What a great looking building indeed.
This was a really cool looking Gothic building that would have looked amazing if it were still around today. Built in 1923, demolished in 1977, it stood on the corner of St. Paul and Pacific. Here is a blurb about it from the Dallas County Medical Society (DCMS).
The $1 million Medical Arts Building on Pacific Avenue opened in March 1923. The 18-story building supplied offices for more than 300 doctors and dentists.
A Dallas Medical Journal article in January 1922 described the building this way: "The basement and first three stories will occupy a square of 125 cubic feet, upon which is imposed the additional 15 stories in the shape of a Maltese cross, thus giving every room equal light and ventilation… It will readily be seen that the situation will offer opportunity for what is understood as "group practice" not necessarily of co-financial concern, in a most ideal way, a way in which scientific atmosphere can be cultivated, individuality preserved, and for the patient the best benefit secured without the necessity for complication by commercial features."
In 1946 DCMS set up an office in the Medical Arts Building. There were approximately 800 members, of whom about 600 had offices in the Medical Arts Building-it was the hub of medical activity in Dallas.
In the early 1970s, the building was owned by Republic Bank. By then Dallas had spread and medical offices cropped up closer to hospitals, such as St Paul on Harry Hines and Presbyterian on Walnut Hill. The building was half empty and not occupied exclusively by physicians. The Republic Bank began to tear it down, but because it was so well-built, the demolition project took a year and half and cost $1.8 million more than it cost to build.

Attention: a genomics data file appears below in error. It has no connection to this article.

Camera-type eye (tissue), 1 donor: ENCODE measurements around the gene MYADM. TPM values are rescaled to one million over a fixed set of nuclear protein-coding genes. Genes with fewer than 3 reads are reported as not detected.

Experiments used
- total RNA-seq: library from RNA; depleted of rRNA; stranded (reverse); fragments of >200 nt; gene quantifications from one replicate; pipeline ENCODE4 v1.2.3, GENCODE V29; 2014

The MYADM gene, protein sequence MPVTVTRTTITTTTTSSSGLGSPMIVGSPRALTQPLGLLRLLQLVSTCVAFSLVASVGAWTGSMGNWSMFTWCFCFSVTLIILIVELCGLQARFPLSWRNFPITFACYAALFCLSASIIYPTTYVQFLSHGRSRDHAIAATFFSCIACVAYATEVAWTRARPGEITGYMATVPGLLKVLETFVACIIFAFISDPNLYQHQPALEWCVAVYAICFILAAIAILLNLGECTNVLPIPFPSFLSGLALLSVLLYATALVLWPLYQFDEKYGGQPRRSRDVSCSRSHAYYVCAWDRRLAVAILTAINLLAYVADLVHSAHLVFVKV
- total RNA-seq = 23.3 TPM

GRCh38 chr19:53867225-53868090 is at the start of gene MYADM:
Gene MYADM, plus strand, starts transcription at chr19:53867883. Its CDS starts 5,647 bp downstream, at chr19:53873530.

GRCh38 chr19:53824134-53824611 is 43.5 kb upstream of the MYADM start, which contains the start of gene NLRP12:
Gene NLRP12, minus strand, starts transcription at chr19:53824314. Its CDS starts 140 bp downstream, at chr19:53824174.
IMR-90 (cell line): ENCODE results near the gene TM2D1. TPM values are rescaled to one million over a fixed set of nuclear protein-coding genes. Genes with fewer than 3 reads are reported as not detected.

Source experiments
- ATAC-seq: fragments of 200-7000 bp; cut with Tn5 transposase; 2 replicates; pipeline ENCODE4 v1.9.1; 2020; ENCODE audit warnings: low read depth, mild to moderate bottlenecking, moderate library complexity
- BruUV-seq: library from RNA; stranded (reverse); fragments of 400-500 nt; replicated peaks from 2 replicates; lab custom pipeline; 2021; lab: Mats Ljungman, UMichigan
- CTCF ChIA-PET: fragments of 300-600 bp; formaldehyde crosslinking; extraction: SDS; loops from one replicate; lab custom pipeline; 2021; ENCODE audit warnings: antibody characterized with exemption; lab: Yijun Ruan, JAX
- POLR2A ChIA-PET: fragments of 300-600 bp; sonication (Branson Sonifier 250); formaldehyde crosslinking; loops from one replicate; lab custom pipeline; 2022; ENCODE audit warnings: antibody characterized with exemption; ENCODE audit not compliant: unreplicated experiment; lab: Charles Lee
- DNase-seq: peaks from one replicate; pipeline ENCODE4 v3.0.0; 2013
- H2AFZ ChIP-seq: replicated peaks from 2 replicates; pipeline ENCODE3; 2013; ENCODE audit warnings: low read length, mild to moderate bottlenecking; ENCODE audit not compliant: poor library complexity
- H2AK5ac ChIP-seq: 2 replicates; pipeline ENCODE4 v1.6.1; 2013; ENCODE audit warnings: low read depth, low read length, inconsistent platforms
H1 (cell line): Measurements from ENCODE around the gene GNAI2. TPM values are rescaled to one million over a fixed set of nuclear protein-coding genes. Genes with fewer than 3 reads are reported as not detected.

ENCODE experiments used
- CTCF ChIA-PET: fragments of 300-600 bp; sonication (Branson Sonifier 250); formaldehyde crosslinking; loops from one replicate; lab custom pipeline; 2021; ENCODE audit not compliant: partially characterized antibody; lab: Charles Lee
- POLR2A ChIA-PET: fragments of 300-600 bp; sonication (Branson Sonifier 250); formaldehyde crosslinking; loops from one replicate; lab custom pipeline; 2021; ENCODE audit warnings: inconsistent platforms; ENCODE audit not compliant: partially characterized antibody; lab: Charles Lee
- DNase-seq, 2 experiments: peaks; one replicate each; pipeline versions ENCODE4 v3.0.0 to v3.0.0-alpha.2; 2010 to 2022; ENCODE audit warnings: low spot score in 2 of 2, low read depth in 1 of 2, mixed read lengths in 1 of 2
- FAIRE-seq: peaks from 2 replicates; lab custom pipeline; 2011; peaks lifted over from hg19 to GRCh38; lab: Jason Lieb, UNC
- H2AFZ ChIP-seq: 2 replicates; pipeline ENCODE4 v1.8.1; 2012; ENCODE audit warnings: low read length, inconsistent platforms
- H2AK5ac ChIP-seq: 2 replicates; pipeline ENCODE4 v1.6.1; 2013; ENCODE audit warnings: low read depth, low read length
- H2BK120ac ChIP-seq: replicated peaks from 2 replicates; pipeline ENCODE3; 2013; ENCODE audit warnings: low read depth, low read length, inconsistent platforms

Last edited by oldchap; 17 March 2011 at 08:16 PM.
Beautiful building. Why on earth did they knock that down for?
^Probably sat too long like a lot of the others ... ....
Actually, it looks like it was demo'ed for the expansion of Republic Center, i.e. II and III.
Sad. They should have kept it.
You must be the change you wish to see in the world.
I've always loved this building. Makes me sick to think about it.
Dallas uber alles
What a complete waste of vertical space. Republic destroys this to build an 8-story annex that only serves to connect its two towers. Very sad.
Don't forget the underground retail concourse, which was probably another reason for the new structure. I wonder where those medallions and columns are today...
I was just a teenager when it went down but I was sick about it -- I wish there were some interior photos to show the rest of you because it was just so unique. It would have been absolutely perfect for a residential conversion.
One of the main things I remembered about the building as a kid was that it was one of the few buildings which still had an elevator operator.
What was the interior design/style like?Originally Posted by Lakewooder
I can't really remember that well - but the halls were in the shape of a cross and that there was a lot of heaving molding (marble walls?), transom windows and rather small offices with a lot of substantial wood/glass doors. I think the floors were terazzo. Seems that some of it was green.
That's why we need pictures!
So would these doctors practice at Old Parkland, or was there another hospital nearby where they actually saw patients? I always thought it was odd that there isn't (wasn't?) a downtown hospital.
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